Aussie flood zone bigger than France and Germany combined

An aerial view shows flooded area in Chinchilla, southern Queensland state, Australia, on Dec. 29.  A total of 1,000 people were evacuated from the town of Theodore and other parts of central and Queensland with swollen rivers there expected to rise higher in coming days.
An aerial view shows flooded area in Chinchilla, southern Queensland state, Australia, on Dec. 29.  A total of 1,000 people were evacuated from the town of Theodore and other parts of central and Queensland with swollen rivers there expected to rise higher in coming days. Jono Searle / AP
/ Source: The Associated Press

More than 200,000 people have been affected by relentless flooding in northeast Australia, with the flood zone now stretching over an area bigger than France and Germany combined, officials said Friday.

Thousands of homes and businesses across Queensland state have been inundated with water after days of pounding rain caused swollen rivers to overflow. The entire population of two towns was forced to evacuate as water swamped their communities, cutting off roads and devastating crops.

Heavy rains and flooding in northeast Australia is common during the southern hemisphere summer, but the scope of the damage from the recent downpours is extremely unusual, Queensland state Premier Anna Bligh said.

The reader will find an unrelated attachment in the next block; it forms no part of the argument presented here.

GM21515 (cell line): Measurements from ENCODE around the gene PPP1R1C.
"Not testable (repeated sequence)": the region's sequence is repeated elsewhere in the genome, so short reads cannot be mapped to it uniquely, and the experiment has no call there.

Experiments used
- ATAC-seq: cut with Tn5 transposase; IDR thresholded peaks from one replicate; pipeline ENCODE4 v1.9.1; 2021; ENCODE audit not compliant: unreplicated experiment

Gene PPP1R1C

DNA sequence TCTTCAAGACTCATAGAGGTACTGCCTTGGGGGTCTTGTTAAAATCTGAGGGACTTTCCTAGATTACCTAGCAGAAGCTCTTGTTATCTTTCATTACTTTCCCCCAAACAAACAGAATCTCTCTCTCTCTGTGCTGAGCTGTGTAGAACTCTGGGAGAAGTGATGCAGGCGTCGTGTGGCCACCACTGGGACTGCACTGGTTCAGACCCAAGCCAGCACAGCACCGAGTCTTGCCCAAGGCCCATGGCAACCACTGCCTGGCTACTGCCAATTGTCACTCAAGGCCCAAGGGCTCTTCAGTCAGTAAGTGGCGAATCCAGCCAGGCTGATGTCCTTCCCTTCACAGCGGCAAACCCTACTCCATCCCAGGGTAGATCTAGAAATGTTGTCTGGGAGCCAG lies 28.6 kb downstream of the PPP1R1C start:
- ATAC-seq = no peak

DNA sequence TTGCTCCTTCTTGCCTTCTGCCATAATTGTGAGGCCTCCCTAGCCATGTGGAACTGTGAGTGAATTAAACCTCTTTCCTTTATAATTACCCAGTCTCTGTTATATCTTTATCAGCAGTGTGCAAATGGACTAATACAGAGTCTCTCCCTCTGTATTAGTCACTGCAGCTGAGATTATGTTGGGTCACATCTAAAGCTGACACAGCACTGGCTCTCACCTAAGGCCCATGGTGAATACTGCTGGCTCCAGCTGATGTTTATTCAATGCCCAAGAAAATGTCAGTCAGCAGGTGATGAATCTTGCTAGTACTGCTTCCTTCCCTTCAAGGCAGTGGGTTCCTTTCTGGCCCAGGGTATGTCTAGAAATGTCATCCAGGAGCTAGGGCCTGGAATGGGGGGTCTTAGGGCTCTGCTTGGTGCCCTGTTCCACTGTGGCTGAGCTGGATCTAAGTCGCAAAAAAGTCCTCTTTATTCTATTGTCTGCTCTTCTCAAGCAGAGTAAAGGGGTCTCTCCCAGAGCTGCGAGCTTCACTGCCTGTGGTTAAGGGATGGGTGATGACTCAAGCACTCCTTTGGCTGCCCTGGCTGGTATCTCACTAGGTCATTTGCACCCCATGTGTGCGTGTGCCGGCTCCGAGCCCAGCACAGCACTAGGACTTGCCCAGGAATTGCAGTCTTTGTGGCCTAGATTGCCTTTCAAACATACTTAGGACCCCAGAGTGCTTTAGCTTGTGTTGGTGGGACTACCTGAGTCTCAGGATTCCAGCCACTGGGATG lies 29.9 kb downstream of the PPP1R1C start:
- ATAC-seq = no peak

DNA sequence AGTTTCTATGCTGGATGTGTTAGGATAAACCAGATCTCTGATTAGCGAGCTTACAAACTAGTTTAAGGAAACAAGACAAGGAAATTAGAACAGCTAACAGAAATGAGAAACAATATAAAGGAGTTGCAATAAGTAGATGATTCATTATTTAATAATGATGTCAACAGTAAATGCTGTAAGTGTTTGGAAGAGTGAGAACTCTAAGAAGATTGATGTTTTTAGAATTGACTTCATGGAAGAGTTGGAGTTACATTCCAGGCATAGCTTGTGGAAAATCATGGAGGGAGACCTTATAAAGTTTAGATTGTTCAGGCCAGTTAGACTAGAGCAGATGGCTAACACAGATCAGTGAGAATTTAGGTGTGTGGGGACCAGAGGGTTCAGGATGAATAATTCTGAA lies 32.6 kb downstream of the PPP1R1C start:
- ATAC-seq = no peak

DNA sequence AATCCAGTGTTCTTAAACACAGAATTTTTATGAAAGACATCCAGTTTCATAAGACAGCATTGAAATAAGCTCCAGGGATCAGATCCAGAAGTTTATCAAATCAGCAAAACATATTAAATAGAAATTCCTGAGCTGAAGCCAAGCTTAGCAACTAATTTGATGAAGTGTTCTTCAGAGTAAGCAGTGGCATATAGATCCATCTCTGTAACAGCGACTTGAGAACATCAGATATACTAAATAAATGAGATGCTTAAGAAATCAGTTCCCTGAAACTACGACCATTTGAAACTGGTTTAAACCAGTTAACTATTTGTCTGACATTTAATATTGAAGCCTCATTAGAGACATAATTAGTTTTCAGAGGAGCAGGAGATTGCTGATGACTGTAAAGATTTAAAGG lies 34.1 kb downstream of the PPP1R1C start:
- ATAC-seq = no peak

"This is without a doubt a tragedy on an unprecedented scale," Bligh told Australian Broadcasting Corp. "We now have 22 towns or cities that are either substantially flooded or isolated because the roads have been cut off to them. That represents some 200,000 people spanning an area that's bigger than the size of France and Germany combined."

Thousands of people have been evacuated from their homes this week. In the central Queensland town of Emerald, around 1,000 people were evacuated in the last 24 hours.

The town was facing the prospect of food shortages, power outages and sewage-contaminated floodwaters, county mayor Peter Maguire said. Three evacuation centers have been set up to help displaced residents.

Weather across most of the state was drier on Friday, but river levels were still rising in some areas as high waters worked their way toward the ocean. Bligh warned that drenched communities could be stuck under water for more than a week, and clean up efforts were expected to cost billions of dollars.

City will be cut off
Rockhampton, a city near Queensland's coast, was bracing for a deluge of river water heading its way. Roads and railway lines were expected to be cut off by Saturday, and the city's airport planned to shut down over the weekend.

Officials were evacuating residents on Friday, starting with the elderly and those living in low-lying areas. Gary Boyer, regional manager of supermarket chain Woolworths, said the company was sending 43 trucks full of supplies into Rockhampton on Friday.

Queensland launched a disaster relief fund for flood victims with 1 million Australian dollars ($1 million) in state money. Prime Minister Julia Gillard pledged to match that amount with federal funds.

Gillard was touring flooded communities on Friday and planned to stop in Rockhampton later in the day.

Earlier, she toured the city of Bundaberg, where about 60 people have taken shelter at an evacuation center.

Resident Sandy Kiddle told Gillard she lost cherished items after floodwaters surged through her house, and may not be able to return home for a week.

"It was just a sea of water and I thought the beach would never come to our house," she told Gillard, who gave her a hug.